South Carolina earned its No. 1 ranking with a style coach Dawn Staley described as "fast and fluid."
The Gamecocks showed they could overwhelm an opponent with their size in a half-court game on Thursday, beating Missouri 78-45.
"We pass the bus test, for sure, with our length and our height," Staley said, referring to how impressive her team looks getting off a bus. "We use it to our advantage. … We pounded the boards and gave ourselves multiple opportunities to make baskets."
South Carolina (17-1, 5-0 Southeastern Conference) grabbed 25 offensive rebounds and held a 62-31 edge in total rebounds.
Aliyah Boston, a 6-foot-5 freshman, and Victaria Saxon, a 6-2 sophomore, each finished with 10 points and 10 rebounds. Zia Cooke and Mikiah Herbert Harrigan scored 14 each for the Gamecocks, who played their first game since taking over the top spot in the AP Top 25.
Freshman guard Aijha Blackwell scored 13 points to lead the Tigers (4-14, 1-4). Missouri shot just 27.3%.
After a sluggish start, the Gamecocks started to pull away in the second quarter, outscoring the Tigers 18-3 in the last six minutes of the first half for a 35-17 lead.
"They make you shoot from the outside," Staley said. "If you're not prepared for them sagging off you, you tend to make bad decisions and take bad shots. Fortunately for us, our bad decisions and bad shots were cleaned up by our ability to rebound the basketball."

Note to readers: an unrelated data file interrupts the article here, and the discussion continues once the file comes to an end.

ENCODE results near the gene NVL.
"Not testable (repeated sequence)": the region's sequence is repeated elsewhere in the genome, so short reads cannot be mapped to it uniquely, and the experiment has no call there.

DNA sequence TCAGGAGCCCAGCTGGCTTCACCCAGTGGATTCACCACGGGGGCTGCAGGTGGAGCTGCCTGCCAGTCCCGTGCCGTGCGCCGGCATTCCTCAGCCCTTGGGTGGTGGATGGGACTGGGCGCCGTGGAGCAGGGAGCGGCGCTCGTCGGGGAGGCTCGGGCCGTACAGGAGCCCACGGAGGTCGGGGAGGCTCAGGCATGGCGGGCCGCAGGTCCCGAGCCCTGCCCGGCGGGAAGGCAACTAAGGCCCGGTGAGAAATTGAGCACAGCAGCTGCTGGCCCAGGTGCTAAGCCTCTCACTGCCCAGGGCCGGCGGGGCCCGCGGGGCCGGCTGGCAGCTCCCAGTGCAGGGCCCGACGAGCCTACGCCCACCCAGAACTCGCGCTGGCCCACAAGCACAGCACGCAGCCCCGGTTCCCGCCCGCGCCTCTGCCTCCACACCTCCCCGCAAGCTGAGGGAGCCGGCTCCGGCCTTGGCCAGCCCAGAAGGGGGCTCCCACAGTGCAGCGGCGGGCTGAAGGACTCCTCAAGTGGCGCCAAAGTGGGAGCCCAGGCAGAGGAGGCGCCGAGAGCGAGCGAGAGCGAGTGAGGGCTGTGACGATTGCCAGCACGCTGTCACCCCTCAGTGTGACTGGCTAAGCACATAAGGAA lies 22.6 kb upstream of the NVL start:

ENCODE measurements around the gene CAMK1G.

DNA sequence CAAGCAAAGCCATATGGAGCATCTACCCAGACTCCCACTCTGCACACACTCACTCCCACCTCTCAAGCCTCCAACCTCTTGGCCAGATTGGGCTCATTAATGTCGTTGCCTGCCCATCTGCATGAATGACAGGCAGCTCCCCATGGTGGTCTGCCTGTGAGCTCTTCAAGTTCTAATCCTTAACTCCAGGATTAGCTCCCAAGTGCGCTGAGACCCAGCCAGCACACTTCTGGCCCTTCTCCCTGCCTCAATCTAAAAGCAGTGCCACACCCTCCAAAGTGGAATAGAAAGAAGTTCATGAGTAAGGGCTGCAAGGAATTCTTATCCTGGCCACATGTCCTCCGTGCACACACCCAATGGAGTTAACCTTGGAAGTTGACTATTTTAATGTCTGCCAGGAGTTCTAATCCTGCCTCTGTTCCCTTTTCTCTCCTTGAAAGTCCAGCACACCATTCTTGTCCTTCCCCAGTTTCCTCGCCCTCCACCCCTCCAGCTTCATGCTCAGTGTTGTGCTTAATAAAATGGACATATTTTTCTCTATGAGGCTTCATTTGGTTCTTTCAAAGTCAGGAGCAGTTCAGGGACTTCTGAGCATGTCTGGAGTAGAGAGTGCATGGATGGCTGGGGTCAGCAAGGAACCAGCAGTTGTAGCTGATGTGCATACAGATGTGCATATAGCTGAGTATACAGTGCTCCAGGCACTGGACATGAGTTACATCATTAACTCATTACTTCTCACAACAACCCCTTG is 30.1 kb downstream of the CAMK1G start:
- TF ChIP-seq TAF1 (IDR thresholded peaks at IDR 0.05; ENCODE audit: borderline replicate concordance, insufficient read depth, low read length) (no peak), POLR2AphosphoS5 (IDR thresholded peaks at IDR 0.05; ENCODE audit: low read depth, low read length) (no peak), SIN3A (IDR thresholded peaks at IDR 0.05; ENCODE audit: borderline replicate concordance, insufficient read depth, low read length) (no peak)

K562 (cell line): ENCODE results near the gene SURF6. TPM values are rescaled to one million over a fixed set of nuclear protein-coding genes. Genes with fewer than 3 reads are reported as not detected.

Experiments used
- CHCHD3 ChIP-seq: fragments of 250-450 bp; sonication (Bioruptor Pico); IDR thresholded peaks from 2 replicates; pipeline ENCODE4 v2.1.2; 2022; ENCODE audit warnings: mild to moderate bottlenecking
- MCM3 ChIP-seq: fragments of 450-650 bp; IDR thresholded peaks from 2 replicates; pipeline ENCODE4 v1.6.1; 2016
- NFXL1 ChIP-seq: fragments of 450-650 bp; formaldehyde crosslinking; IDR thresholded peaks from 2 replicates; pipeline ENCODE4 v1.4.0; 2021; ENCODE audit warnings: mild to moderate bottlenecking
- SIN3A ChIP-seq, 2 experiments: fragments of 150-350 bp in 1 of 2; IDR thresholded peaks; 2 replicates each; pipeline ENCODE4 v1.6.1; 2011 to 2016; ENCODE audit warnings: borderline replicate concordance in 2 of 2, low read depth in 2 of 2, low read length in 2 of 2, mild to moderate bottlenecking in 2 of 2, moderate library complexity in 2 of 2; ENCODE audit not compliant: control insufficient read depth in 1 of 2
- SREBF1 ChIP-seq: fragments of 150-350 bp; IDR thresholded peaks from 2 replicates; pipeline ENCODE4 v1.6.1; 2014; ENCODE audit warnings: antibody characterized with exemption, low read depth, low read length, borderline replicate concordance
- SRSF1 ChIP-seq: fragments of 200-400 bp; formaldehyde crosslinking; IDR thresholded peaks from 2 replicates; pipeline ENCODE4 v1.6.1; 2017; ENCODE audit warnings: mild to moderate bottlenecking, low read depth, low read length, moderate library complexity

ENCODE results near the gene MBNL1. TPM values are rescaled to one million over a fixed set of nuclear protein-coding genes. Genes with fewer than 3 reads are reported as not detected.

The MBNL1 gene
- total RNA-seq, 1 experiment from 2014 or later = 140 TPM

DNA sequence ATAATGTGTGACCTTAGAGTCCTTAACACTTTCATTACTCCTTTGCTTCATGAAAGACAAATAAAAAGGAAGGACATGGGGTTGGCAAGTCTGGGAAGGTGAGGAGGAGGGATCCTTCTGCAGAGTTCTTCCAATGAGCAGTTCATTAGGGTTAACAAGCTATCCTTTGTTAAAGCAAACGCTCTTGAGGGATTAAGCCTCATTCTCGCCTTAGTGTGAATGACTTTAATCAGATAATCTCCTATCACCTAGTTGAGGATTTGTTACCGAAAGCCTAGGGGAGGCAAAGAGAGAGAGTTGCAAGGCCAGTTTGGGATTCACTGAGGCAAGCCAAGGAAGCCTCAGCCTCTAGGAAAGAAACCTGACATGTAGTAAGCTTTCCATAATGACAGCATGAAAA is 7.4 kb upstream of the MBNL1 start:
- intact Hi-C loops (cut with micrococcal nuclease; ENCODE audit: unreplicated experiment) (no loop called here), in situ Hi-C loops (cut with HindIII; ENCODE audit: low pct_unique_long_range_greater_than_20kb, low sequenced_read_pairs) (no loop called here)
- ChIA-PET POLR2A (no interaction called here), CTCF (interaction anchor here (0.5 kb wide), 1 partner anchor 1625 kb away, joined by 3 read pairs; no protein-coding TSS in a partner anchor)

Defensively, the Gamecocks blocked eight shots and smothered Amber Smith, who leads Missouri in scoring, averaging 13 points. Smith didn't score until the final minute of the third quarter and finished with four points on 1-of-8 shooting.
"We talked about what a great shot-blocking team they were, but you didn't see us play off two feet or use a shot fake at the rim," Missouri coach Robin Pingeton said. "Those little details make a big difference. We're still working our way through some of that, but I'm still proud of our girls."
South Carolina senior point guard Tyasha Harris finished with 11 points and five assists and became the second player in program history to surpass 1,000 points and 600 assists in a career. She joined Cristina Ciocan, who accomplished the feat from 2000-04.
"I'm kind of speechless," Harris said. "I didn't come here to get the assists record. I didn't even know about it. But now that I'm on target to get it, I'm determined to get it."
Harris has 603 assists, which is 12 off Ciocan's school record.
"We haven't really had a point guard like Ty," Staley said. "She's the consummate. She can pass the ball, obviously, but it's her intellect and her ability to lead since she got here. She's an old lady in our program. She knows exactly what we want, and she's able to get people to elevate and play at her level."
Missouri: After qualifying for the NCAA Tournament four years in a row, the Tigers have struggled adjusting to life without the program's all-time leading scorer, Sophie Cunningham, who now plays in the WNBA and in Australia. They hope to build for the future around freshmen Blackwell and Hayley Frank, who average more than 12 points. But they're taking their lumps now, especially during the recent three-game stretch against ranked opponents Mississippi State, Arkansas and South Carolina.
"The season hasn't gone as we've hoped, but we've talked about the process, really committing one day at a time to getting better," Pingeton said. "Come March, when the SEC Tournament rolls around, hopefully we'll be a completely different team than we are today."
South Carolina: The Gamecocks have yet to be slowed down or seriously challenged in SEC play, winning each game by at least nine points. South Carolina is averaging 91 per game in conference play.